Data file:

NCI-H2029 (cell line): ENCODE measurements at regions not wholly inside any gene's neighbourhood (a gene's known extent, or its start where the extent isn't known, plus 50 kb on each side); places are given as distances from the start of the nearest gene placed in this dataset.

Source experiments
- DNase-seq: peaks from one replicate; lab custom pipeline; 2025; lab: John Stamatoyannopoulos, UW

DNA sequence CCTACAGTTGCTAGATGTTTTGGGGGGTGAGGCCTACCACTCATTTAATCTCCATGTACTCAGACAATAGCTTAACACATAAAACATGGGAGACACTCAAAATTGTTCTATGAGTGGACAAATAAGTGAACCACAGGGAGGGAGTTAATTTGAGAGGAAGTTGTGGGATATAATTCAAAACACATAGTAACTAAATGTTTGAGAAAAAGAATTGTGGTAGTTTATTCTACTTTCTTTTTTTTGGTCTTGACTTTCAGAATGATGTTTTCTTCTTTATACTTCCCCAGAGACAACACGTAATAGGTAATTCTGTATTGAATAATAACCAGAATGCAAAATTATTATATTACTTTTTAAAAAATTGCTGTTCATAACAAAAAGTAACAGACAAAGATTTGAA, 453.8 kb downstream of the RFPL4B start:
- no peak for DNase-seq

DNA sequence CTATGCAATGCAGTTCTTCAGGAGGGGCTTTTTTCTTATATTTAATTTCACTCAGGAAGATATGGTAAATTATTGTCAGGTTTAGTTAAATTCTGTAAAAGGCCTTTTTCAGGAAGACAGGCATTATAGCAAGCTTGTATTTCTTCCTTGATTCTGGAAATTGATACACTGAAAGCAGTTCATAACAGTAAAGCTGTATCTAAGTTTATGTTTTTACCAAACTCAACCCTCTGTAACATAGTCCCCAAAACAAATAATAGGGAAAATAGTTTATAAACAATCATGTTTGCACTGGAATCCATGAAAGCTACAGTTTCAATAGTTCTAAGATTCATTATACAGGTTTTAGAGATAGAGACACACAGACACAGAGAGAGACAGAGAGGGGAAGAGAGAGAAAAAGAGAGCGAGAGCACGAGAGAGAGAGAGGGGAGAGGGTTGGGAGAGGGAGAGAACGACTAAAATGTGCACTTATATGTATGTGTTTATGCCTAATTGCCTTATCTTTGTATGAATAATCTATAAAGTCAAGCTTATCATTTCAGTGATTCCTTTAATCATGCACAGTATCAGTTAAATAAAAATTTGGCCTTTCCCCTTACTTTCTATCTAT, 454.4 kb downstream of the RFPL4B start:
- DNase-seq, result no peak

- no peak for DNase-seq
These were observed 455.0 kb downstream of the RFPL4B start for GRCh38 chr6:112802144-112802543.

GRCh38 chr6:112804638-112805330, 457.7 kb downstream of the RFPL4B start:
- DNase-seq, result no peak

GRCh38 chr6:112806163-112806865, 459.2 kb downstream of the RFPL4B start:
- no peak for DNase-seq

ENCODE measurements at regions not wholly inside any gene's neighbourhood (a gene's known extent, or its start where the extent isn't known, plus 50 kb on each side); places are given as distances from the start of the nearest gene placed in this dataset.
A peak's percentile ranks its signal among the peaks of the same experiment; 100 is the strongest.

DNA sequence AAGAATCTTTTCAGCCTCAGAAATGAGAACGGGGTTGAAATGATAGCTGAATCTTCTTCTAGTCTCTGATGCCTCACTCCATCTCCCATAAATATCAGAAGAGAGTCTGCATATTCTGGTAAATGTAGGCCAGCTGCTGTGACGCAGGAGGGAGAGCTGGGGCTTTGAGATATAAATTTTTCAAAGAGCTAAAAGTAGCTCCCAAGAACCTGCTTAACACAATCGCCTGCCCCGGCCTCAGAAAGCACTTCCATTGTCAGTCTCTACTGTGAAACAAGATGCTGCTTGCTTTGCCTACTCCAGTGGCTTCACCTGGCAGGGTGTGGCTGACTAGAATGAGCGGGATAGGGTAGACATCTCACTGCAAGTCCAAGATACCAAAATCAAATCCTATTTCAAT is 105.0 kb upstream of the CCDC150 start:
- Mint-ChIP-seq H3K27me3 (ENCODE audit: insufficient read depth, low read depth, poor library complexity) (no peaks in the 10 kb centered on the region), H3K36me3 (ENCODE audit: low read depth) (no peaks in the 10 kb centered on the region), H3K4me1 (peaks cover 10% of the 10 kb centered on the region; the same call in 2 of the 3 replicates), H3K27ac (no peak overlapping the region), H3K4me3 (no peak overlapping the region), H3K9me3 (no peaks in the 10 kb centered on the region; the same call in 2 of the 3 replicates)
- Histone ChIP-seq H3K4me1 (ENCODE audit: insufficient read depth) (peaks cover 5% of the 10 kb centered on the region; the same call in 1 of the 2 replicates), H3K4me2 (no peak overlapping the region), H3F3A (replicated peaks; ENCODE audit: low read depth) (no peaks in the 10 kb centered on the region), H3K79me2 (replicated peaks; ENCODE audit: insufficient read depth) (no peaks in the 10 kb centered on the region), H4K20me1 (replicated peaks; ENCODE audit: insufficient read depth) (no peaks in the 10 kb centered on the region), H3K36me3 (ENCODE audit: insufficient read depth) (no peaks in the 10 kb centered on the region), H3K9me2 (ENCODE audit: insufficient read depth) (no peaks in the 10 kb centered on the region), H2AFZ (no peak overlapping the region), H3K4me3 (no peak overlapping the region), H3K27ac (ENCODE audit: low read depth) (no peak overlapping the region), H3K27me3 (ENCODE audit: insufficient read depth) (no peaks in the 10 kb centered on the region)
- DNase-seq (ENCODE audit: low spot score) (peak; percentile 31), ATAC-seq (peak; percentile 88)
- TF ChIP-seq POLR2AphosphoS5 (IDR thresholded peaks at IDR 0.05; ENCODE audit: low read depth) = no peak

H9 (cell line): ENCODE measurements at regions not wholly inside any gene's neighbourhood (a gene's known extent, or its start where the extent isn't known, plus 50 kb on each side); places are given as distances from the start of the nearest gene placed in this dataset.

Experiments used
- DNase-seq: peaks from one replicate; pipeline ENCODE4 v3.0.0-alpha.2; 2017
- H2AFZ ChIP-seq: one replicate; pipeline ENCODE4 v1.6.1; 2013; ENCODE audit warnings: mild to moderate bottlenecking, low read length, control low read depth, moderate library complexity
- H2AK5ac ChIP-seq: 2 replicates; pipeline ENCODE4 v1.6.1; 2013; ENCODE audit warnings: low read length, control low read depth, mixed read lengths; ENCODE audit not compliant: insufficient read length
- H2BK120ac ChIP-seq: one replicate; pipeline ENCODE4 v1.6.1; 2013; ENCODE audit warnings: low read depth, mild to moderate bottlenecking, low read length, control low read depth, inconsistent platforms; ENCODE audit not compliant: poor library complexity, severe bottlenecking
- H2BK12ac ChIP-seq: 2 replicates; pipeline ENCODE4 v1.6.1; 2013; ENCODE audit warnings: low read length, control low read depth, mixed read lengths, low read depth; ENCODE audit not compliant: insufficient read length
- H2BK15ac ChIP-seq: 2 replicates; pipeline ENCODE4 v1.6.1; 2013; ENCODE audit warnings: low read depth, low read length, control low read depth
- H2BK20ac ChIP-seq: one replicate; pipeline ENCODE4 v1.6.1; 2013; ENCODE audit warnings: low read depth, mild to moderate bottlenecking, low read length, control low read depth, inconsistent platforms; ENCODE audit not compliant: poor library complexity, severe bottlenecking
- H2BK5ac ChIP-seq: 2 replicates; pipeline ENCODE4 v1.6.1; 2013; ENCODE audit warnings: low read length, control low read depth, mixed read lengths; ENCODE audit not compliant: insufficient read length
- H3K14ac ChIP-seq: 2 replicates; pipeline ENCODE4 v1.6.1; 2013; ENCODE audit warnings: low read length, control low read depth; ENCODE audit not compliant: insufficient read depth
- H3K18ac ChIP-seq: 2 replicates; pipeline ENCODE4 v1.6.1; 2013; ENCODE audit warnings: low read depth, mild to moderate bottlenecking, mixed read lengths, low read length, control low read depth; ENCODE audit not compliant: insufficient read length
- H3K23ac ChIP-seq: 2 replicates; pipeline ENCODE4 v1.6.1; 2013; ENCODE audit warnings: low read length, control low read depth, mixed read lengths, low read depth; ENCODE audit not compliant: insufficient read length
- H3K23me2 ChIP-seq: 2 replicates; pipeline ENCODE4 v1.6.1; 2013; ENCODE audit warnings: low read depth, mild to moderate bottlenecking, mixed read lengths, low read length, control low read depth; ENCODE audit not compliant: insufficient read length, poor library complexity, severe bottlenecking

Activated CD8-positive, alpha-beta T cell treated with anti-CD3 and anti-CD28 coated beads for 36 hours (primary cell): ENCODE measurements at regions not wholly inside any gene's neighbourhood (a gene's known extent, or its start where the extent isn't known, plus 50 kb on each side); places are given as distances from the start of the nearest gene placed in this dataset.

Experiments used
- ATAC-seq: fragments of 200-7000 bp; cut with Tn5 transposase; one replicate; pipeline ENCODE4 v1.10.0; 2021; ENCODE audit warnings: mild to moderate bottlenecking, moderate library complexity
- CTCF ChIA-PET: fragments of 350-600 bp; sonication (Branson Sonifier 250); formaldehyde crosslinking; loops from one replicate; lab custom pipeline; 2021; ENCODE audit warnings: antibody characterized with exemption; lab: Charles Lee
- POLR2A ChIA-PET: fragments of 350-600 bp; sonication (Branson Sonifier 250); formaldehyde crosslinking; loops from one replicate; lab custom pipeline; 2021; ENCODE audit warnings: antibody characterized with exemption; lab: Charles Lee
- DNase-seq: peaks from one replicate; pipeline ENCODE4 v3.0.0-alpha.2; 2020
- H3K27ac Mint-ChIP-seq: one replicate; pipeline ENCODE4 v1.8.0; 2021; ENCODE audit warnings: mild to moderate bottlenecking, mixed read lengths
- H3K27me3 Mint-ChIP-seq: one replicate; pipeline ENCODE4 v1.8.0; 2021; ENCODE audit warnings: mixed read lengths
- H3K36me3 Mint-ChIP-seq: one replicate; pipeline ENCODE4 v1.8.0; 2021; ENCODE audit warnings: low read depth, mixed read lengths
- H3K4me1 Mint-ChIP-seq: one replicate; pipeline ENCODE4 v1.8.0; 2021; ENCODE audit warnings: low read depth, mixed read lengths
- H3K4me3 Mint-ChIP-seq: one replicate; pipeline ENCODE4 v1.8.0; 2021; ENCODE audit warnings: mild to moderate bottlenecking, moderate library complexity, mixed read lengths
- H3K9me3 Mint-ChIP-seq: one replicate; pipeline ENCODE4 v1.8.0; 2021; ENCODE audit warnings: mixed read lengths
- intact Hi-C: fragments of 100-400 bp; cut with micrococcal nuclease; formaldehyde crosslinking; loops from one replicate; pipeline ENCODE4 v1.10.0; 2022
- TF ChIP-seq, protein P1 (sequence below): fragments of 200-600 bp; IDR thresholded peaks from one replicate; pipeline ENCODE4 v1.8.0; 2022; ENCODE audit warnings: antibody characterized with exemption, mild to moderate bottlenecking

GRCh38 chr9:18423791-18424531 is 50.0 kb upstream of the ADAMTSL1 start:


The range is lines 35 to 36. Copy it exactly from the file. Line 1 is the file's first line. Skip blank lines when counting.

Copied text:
Activated CD8-positive, alpha-beta T cell treated with anti-CD3 and anti-CD28 coated beads for 36 hours (primary cell): ENCODE measurements at regions not wholly inside any gene's neighbourhood (a gene's known extent, or its start where the extent isn't known, plus 50 kb on each side); places are given as distances from the start of the nearest gene placed in this dataset.

Experiments used